Speaking as one of those children Bill Clinton mentioned thirty-six times—I was fifteen years old at the time of the convention—I will say that we’ve arrived at the future he spoke of…and it sucks. It’s no wonder Hillary is placing her bets on nostalgia.
Remember back before everything sucked? Yeah, my husband was president then.
So just what went wrong in the meantime? A lot of things, I suppose, though if I had to choose just two I would name 9/11 and the 2008 fiscal crisis as the most substantial. Bill Clinton bears a large portion of the responsibility for both of those events which makes me wonder why so many people seem to eagerly await his comeback tour. He’s not solely responsible for either event, of course, but he does deserve the lion’s share of blame.
The 2008 fiscal crisis was roughly thirty years in the making, beginning with the 1977 Community Reinvestment Act (CRA). Though the CRA wasn’t quite a monstrosity at birth, it did saddle banks with an “affirmative obligation” to the meet the credit needs of the communities in which they resided. Some people thought it was unfair that a bank should operate in a community yet rarely make loans to its residents. That might sound like a raw deal until one realizes that not all communities are fiscally equal and that some communities contain a certain threshold of people who can’t or won’t pay their bills.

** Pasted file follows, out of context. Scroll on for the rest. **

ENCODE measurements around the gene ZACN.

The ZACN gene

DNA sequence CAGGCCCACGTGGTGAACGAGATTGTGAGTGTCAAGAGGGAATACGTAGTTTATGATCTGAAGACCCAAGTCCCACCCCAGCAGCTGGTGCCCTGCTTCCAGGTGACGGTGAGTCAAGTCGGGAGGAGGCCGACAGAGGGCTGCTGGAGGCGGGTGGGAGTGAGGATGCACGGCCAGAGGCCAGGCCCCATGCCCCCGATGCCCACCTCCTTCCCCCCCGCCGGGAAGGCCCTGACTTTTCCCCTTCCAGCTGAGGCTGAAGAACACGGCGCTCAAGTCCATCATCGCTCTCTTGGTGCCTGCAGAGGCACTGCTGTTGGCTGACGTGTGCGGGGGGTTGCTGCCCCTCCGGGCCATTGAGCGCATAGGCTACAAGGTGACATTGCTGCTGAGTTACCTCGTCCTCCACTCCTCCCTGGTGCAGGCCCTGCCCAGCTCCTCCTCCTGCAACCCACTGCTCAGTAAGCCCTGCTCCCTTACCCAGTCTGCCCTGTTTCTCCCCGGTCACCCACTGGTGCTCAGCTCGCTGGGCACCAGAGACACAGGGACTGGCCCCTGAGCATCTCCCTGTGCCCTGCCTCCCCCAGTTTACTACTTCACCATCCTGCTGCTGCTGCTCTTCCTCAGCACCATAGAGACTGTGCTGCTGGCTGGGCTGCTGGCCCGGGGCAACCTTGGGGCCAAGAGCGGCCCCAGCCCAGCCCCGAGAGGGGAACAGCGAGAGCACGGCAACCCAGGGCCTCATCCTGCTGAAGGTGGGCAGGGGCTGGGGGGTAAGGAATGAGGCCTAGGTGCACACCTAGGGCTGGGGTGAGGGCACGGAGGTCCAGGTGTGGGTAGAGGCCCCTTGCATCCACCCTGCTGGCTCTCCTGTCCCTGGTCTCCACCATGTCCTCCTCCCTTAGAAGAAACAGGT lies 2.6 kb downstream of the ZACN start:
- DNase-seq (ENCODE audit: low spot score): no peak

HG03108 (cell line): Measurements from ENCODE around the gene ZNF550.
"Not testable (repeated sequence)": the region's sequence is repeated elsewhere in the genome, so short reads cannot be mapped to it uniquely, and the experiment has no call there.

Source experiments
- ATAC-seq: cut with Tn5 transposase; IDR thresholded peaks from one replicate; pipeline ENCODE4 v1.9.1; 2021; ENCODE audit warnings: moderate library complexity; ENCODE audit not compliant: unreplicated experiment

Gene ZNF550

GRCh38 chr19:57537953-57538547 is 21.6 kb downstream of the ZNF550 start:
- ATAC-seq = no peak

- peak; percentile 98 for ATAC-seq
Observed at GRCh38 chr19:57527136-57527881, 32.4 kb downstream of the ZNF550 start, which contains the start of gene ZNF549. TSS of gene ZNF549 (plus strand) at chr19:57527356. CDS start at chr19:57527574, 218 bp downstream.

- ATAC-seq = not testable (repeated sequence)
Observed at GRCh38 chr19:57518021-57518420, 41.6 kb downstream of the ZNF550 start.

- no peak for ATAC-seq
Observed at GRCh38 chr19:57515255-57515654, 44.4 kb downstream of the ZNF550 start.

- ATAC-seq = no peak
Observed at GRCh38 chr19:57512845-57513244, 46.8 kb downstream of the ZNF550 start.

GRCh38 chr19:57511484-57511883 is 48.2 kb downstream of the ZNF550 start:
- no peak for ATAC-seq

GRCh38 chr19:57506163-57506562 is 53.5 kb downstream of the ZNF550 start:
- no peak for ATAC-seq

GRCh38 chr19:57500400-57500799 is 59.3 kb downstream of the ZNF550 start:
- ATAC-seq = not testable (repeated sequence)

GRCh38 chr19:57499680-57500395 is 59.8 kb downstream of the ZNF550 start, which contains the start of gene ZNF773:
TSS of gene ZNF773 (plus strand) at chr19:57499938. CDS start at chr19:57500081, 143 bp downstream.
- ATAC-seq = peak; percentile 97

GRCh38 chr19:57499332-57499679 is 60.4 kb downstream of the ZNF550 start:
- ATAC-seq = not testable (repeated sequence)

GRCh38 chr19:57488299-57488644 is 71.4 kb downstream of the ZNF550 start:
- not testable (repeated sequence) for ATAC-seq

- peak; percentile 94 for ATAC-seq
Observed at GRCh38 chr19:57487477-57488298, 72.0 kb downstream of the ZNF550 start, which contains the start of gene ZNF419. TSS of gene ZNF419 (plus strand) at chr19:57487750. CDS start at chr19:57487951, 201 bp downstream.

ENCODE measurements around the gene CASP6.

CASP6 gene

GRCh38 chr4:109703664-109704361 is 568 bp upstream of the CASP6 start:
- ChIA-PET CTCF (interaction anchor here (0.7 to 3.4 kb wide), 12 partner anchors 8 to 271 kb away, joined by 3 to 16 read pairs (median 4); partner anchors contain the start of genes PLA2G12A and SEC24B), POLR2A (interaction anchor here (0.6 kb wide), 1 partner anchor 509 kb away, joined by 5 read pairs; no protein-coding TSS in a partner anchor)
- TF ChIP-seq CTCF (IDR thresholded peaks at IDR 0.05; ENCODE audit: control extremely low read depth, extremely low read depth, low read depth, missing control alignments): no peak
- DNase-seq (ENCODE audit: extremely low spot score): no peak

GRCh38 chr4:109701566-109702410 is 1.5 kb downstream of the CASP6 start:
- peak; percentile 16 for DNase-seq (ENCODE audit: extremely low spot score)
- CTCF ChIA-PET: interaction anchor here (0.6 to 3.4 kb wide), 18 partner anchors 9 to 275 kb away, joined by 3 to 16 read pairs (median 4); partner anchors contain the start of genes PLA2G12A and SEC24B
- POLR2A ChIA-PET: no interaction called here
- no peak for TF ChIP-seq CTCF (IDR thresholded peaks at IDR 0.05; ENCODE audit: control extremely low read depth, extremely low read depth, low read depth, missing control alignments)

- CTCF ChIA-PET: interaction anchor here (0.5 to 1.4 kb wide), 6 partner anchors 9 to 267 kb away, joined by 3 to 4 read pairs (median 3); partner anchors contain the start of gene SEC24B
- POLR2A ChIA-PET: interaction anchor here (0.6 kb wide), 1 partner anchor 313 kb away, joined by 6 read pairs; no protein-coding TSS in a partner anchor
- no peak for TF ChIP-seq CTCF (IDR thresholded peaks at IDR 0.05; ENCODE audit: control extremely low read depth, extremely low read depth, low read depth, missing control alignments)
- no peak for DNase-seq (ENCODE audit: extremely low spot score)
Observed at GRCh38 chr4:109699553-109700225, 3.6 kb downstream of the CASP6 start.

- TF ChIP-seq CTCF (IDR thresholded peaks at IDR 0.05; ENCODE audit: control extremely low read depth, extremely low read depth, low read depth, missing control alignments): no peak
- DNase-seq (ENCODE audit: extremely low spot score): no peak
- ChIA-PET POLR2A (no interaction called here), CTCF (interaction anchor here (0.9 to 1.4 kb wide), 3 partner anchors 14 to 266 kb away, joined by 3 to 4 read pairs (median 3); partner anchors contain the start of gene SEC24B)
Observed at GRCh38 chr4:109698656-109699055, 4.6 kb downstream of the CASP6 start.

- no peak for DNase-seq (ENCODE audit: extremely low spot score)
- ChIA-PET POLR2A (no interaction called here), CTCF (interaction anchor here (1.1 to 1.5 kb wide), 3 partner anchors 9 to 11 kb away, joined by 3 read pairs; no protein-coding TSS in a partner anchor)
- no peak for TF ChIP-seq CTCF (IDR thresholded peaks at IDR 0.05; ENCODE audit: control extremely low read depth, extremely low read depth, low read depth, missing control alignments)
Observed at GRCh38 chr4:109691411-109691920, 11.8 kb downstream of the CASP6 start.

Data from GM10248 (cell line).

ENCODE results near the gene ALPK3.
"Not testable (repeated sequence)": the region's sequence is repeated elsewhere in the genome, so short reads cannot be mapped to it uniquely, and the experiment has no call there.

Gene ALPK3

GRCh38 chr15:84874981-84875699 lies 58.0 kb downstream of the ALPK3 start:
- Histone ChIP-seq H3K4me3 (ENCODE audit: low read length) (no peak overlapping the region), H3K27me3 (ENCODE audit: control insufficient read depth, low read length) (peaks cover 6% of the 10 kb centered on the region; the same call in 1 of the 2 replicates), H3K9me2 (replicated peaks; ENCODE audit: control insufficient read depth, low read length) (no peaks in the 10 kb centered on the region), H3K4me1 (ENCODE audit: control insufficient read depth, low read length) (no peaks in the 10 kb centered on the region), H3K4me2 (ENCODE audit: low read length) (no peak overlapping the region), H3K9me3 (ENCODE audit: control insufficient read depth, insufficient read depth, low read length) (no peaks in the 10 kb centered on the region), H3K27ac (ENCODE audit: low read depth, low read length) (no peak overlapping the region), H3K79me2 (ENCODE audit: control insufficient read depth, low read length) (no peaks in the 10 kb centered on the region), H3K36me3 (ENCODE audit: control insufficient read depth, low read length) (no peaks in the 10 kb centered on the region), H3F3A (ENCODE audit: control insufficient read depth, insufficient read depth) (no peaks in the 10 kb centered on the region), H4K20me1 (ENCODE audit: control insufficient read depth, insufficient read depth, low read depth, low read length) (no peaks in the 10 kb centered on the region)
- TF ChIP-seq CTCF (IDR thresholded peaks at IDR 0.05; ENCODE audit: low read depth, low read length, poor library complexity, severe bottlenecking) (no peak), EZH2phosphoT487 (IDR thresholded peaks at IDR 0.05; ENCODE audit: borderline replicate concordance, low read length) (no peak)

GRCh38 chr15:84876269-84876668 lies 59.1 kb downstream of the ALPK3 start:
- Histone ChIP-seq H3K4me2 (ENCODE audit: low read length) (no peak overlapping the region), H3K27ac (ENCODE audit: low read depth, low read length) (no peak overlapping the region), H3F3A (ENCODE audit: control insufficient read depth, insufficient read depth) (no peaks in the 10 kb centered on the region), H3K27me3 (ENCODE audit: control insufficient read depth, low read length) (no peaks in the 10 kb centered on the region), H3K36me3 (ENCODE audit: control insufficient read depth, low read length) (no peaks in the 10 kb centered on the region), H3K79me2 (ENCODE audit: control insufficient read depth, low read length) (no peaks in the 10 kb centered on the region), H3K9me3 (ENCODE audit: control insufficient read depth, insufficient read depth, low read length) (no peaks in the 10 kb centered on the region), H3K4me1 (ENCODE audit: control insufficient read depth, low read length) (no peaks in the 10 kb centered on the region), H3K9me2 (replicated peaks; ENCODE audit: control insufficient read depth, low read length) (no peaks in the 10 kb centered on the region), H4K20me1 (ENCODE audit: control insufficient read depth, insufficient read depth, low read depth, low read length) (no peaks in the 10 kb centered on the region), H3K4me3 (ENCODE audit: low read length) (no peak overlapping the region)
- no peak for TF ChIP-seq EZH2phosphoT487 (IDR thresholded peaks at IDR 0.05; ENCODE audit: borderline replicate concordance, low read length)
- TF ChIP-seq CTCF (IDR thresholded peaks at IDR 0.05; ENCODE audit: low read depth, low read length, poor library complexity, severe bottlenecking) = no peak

It was the Clinton Administration, however, that made serious changes to the CRA’s interpretation and enforcement. Backed by a 1993 study from the Federal Reserve Bank of Boston that detected racism in lending practices, the Clinton Administration tightened the screws on banks to get them to lend money more freely. The study has been widely criticized as myopic in scope, failing to consider economic disparities between races, but no matter, Clinton has his cudgel with which to beat the bankers. With the full might of the federal government behind them, regulators began demanding that banks make loans to people at high risk of defaulting. Banks sheepishly complied.
Liberals now call this “predatory lending;” as if banks actively sought out people with credit scores in the toilet and enticed them to take out loans that they would likely never repay. That’s how banks work, right?